COVID-19 stimulus is a good start, but more is needed, says Berkeley economist

April 6, 2020
By: Public Affairs
An empty Chicago streetscape during the COVID-19 shutdown
The streets and offices of Chicago and many other major economic centers were shut down during the COVID-19 pandemic. (Photo by Reed Mansour via Flickr/CC by 2.0)

Lawmakers in Washington, D.C., have taken strong first steps to provide economic support to businesses and their workers suffering from COVID-19-related shutdowns and unemployment, said Jesse Rothstein, UC Berkeley professor of public policy and economics. But Rothstein advised that more will be needed to protect vulnerable small businesses and employees from the impact of the pandemic.

Jesse Rothstein, professor of economics and of public policy.
Jesse Rothstein is a UC Berkeley professor of public policy and economics.

In an interview with Berkeley’s Goldman School of Public Policy, Rothstein cited a range of new challenges following Washington’s passage of a historic economic stimulus package:

Effective communication will be needed to assure that businesses can understand the aid program and implement it quickly. The aid must get to employers quickly, so that it can be passed on to their employees. And the federal government may need to provide new support to state unemployment insurance systems overwhelmed by the sudden wave of tens of millions of applications.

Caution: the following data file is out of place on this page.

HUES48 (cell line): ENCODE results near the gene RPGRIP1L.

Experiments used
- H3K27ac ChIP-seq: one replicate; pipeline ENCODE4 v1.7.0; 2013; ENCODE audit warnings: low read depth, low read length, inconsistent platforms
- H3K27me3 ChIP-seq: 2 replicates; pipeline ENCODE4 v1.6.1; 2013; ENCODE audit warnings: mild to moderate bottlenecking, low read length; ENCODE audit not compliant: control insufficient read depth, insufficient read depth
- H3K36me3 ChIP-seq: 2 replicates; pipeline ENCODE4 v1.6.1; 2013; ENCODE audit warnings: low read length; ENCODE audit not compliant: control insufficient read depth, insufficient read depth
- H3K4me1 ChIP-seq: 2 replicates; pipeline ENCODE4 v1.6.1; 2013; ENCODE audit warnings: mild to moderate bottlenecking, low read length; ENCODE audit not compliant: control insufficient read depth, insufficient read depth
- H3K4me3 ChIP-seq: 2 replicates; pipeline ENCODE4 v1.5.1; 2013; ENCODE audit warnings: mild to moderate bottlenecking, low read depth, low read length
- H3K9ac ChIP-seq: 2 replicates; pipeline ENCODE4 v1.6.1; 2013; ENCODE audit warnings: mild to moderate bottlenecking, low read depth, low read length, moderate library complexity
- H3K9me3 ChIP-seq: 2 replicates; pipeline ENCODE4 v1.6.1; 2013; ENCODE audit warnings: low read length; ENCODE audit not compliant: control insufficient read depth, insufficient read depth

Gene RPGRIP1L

“The big missing piece [in the stimulus measure] is that there’s just not enough money to bail out states,” explained Rothstein, former chief economist at the U.S. Department of Labor. “We’re bailing out workers and companies as best as we can — but the hit to state budgets is going to be enormous. While there’s some money included for states, we’re going to need much more of it.”

Rothstein served in the labor department under President Barack Obama. At Berkeley, he is director of the Institute for Research on Labor and Employment (IRLE). He has been a prominent voice calling for pragmatic government support to businesses and their workers to offset the devastating impact of the slowdowns and shutdowns resulting from the global health crisis.

The Coronavirus Aid, Relief, and Economic Security (CARES) Act provides an estimated $2 trillion stimulus package to counter the vast economic effects of the pandemic. Rothstein questioned whether the $500 billion set aside to support large businesses “is likely to be largely wasted on propping up stockholders.”

However, he said: “We need corporations alive. … We absolutely need to bail out small business owners. No small business owner should have been setting aside savings for this. They should have a rainy day fund, not a Noah’s flood fund.”